Starting each day by reading customer feedback allows Chuck Sliker to get extensive insight into customers' likes and dislikes. Sliker, senior vice president of operations services at Arby's, uses that information to strengthen weak points in the company's products or service, as well as to commend individual restaurants and specific associates for superior customer service.
With a firm belief that the customer's own words afford companies significant opportunities to improve, Sliker introduced Arby's
Promise Check in 2008, adding to the numerous programs-including inspection reports-the company uses to gather feedback about its nearly 3,600 restaurants. Sliker and his team worked with Mindshare Technologies to customize an already existing program into one that met Arby's unique needs. The new approach focuses on gathering real-time, actionable customer feedback.
Since its launch, the program has allowed the fast-food chain to amass more than 10 million responses. "We know every single morning, and sometimes within hours, about what happened, where it happened, and who was involved," he says, adding that the extensive data from Arby's Promise Check gives the organization deep insight into customers' perceptions on everything from speed of service to the level of hospitality they receive when choosing Arby's.
"There is no more motivating, actionable data point than the customer's own words," Sliker says. "We can all say that we think we are the best operators and know our businesses extremely well, but the bottom line is that customers tell you every single day what opportunities there are for you to improve your business. The day you stop listening to your customers is the day you start on a very slippery slope."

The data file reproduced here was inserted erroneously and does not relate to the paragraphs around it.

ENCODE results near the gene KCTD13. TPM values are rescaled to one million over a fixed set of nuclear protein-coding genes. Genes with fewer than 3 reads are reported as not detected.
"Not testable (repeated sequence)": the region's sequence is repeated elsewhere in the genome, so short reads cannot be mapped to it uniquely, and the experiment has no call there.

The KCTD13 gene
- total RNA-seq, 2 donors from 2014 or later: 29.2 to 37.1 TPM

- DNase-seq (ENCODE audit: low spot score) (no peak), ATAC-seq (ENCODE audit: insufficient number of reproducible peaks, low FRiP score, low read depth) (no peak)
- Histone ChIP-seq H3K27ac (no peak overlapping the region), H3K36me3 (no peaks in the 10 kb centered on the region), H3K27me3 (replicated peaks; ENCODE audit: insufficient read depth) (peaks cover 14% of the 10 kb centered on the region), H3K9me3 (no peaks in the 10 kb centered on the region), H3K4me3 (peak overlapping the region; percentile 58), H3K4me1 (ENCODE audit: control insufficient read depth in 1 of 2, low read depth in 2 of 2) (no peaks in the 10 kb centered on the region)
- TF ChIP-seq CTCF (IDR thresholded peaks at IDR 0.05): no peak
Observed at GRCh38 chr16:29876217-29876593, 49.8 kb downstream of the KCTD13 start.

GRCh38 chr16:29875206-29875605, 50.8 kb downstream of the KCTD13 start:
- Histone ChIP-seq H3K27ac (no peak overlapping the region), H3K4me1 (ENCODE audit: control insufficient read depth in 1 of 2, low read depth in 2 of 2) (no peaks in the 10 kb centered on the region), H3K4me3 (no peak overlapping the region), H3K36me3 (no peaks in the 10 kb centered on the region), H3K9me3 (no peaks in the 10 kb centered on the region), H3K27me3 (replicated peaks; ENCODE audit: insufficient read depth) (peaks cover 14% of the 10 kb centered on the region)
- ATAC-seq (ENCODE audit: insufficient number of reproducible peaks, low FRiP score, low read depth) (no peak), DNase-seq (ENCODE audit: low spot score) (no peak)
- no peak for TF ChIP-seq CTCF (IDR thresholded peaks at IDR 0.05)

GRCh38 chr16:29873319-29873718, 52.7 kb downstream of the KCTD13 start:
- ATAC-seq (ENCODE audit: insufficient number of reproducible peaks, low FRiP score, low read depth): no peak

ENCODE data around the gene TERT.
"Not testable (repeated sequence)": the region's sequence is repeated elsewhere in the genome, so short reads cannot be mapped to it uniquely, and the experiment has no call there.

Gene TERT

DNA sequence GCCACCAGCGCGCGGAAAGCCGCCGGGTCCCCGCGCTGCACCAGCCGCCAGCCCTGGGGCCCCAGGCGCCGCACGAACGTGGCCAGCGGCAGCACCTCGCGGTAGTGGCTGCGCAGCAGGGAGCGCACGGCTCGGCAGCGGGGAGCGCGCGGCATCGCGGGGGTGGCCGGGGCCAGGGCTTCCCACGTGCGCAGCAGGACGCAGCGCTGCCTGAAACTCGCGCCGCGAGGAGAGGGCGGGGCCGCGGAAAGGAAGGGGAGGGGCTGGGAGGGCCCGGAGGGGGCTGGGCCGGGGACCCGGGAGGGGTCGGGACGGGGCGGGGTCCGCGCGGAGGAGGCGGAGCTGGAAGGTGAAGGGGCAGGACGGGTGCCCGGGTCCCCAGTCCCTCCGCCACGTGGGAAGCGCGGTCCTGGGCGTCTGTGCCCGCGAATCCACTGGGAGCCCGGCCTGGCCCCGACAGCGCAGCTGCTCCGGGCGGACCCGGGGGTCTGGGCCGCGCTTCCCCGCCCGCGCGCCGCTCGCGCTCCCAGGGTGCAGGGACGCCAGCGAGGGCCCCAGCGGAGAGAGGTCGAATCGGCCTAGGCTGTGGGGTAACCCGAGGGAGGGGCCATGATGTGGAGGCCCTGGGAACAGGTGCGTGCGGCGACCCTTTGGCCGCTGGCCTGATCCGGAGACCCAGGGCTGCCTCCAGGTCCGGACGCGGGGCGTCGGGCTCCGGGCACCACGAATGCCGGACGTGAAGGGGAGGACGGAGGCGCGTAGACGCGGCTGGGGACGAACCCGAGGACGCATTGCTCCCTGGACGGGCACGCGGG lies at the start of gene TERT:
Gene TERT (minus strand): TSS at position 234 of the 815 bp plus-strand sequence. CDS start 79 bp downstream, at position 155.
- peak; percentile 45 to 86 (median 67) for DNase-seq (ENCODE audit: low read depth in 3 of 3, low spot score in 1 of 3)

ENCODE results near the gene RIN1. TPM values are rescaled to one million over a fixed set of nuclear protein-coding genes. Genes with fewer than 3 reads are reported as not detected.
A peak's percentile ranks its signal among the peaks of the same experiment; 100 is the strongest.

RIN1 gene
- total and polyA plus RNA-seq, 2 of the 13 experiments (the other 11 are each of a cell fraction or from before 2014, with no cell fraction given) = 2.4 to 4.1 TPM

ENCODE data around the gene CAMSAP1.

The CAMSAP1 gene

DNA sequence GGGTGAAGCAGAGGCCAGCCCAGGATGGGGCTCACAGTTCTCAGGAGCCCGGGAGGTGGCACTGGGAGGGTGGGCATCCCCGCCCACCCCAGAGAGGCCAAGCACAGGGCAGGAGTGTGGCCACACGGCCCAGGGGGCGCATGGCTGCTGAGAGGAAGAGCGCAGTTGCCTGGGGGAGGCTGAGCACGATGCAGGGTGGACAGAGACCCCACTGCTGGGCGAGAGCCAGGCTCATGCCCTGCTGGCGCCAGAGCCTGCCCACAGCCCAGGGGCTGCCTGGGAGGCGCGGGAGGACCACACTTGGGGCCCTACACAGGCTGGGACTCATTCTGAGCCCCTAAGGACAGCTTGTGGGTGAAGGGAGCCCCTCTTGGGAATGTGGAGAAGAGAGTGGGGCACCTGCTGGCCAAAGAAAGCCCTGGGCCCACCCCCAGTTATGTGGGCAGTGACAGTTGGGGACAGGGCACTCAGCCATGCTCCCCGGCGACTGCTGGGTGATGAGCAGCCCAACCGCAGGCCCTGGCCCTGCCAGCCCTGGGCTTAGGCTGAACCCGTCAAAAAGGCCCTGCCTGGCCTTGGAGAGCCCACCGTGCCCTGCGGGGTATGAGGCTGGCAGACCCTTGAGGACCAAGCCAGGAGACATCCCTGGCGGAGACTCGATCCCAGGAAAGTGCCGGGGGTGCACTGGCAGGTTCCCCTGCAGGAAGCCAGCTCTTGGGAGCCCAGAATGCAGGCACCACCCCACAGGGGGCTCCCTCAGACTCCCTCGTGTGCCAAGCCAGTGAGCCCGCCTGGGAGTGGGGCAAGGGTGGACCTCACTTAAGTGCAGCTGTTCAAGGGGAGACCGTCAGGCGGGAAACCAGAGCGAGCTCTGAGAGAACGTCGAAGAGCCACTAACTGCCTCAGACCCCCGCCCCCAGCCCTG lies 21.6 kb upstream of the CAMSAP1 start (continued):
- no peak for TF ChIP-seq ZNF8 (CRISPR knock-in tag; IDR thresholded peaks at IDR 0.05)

Customer feedback is regularly shared with frontline employees as an inspiration to give exceptional service. Sliker says that by showcasing "the many wonderful stories of great service," Arby's helps provide examples of behavior that associates should emulate.
Negative feedback is also shared with employees, including Arby's training department, which uses it in the development of its programs.
Openly sharing customer feedback has allowed Arby's to increase its scores in all service attributes by an average of five to 15 points since the program kicked off three years ago.
The real-time feedback Arby's now collects also allows the company to address issues quickly and take swift action to keep customers happy and retain their business. That insight and action has allowed Arby's to shrink the performance gap between high- and low-performing restaurants by 43 percent over three years. Sliker says this mainly revolved around responding to alerts triggered when a customer rates part of his experience as "poor" or "fair," and then addressing the underlying problem.
"Our job at Arby's is to create good moods for our customers, and it's impossible to do this unless we recognize that the consumer is not dependent on us, but rather we are dependent on him."